Friday, March 8, 2019

On Being Ordinary in Selma

I came to Selma. Finally.

I drove the 54-mile road to Montgomery, along the path where thousands walked in 1965. I saw the campsite locations for the walkers, most of whom set out on the journey - for a piece of freedom they knew the 14th amendment to the constitution had already had promised them - in their Sunday clothes.

I saw the memorial for a brave white mother from Detroit who heard the call for everyone who believed in justice, fairness, and America to come to Selma. She did. And she died.

I arrived at Alabama's state capital - one hour...not four days - later, to the grounds of St. Jude's Catholic Hospital/School with a sense of joy and relief. I cried.

Our trip began here 2 days ago, at the Edmund Pettus bridge. A quiet, sun-drenched morning put a little shine on this otherwise crumbling, poverty plagued South-Central Alabama town:

We came to remember this cold, drizzly day...March 7, 1965:

That was the day hundreds of Americans who believed every US citizen deserved the right to vote without qualification, harassment, or intimidation showed up to make a point. They would walk 54 miles to the state's capital, Montgomery, to let Alabama's segregationist governor know they were fed up with a post Civil War/ratified-14th-amendment-to-the-Constitution system that kept them from the most basic right in this country. Voting.

Those 1965 people were greeted with this on the Edmund Pettus (too much to say about who Edmund Pettus on the link) bridge:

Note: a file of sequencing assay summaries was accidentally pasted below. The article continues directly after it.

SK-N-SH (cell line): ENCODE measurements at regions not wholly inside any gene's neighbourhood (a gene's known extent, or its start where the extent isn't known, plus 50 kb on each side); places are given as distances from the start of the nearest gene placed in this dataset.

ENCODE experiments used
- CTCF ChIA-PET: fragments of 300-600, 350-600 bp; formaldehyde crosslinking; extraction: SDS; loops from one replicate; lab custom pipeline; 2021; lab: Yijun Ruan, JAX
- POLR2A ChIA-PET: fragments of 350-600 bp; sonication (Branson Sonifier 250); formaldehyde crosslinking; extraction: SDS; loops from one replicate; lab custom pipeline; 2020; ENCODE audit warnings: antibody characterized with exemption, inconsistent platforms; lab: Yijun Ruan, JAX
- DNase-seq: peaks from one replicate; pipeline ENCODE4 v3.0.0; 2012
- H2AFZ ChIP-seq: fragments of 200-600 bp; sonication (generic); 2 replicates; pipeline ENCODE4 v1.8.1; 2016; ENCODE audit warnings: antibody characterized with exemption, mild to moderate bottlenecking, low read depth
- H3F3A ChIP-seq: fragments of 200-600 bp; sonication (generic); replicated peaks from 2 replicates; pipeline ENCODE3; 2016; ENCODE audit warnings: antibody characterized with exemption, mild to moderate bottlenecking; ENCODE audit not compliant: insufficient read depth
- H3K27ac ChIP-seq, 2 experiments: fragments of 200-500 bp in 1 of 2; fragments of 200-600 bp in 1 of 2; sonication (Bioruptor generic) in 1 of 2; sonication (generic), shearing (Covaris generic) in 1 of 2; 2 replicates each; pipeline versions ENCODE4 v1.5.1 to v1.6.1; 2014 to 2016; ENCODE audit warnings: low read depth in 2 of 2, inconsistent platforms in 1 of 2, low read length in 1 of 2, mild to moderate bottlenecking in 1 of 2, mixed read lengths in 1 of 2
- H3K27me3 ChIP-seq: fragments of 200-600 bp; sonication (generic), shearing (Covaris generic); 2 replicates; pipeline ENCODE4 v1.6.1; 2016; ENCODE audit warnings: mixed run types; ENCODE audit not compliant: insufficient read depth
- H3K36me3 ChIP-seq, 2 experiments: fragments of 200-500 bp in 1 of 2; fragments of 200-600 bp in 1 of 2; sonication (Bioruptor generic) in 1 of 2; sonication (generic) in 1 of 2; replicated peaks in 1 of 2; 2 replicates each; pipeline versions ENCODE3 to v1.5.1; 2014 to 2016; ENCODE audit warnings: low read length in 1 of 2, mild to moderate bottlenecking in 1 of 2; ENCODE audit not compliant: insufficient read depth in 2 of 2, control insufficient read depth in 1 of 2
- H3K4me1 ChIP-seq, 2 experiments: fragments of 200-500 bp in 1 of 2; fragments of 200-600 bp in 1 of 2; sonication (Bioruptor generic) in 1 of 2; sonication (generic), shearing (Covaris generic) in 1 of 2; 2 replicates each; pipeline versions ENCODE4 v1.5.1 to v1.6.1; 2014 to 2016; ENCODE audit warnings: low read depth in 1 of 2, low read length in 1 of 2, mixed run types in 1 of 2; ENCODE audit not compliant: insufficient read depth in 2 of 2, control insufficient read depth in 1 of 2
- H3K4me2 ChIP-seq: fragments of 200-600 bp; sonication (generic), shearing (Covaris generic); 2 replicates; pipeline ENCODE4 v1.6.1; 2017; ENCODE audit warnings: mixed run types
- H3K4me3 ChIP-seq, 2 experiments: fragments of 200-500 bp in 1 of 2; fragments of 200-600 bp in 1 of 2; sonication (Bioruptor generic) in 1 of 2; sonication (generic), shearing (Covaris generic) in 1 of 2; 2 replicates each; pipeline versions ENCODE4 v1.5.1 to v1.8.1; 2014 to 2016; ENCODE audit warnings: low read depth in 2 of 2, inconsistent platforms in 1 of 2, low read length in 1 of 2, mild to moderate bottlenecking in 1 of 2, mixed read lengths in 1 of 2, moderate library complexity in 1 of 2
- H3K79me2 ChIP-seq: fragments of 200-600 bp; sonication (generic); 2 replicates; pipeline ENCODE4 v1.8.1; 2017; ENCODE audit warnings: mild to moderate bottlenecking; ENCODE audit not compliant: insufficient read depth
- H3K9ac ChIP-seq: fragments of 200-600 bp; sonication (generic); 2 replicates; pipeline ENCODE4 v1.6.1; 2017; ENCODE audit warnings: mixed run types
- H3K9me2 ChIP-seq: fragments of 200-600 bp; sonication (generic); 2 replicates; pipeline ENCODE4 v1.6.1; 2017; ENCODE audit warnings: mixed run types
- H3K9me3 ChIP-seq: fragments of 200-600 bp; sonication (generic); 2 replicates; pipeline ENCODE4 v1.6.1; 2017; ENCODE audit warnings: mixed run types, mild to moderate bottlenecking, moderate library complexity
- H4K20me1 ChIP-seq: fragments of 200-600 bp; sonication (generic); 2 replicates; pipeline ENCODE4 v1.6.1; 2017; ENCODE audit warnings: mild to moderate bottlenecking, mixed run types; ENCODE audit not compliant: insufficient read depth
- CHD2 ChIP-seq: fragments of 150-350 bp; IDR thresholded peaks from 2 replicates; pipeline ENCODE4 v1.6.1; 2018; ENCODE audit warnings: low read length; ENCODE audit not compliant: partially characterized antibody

We - my husband and I, 54 years later - threatened by nothing but shadows of ourselves:

By the time we arrived in Montgomery - unencumbered by state troopers, national guard, blisters, rain - I knew it had taken 3 separate attempts to get the march all the way to the capital. When an accumulated 10,000 marchers joined hands on the steps of Montgomery's Capitol building on March 25, 1965, more than 50 people had been hospitalized with injuries inflicted by Alabama law enforcers, and 3 people had been murdered by white supremacists.

They marched to a building to be seen and heard by an elected head of state who wouldn't come out of his office to greet them. But they were seen. They were heard. Just not by 9 year old me. Until this week.  And I am moved almost beyond words.

These people believed a bitter war had freed them 100 years before. They believed two subsequent amendments to the U.S. Constitution (13th and 14th, both ratified in 1868) had given them full rights as citizens of this country. They believed ordinary people doing extraordinary things would make a difference.

And they were right. President Johnson signed the Voting Rights Act into law in August, 1965.

If I've learned anything on this Civil Rights trail of tears we've been traveling, it's that I know nothing about being tossed to the fringes of humanity. Nothing about believing in what's right. Nothing, really, about the cost of freedom. I've never had to know.

I am a white woman of great privilege, learning a history of extraordinary people.

And, I am still desperately trying to pay attention...
Thank you Selma, for the reminder that the fight of 1965 is not yet won:

There is more to do.
And more to say. Stay tuned.


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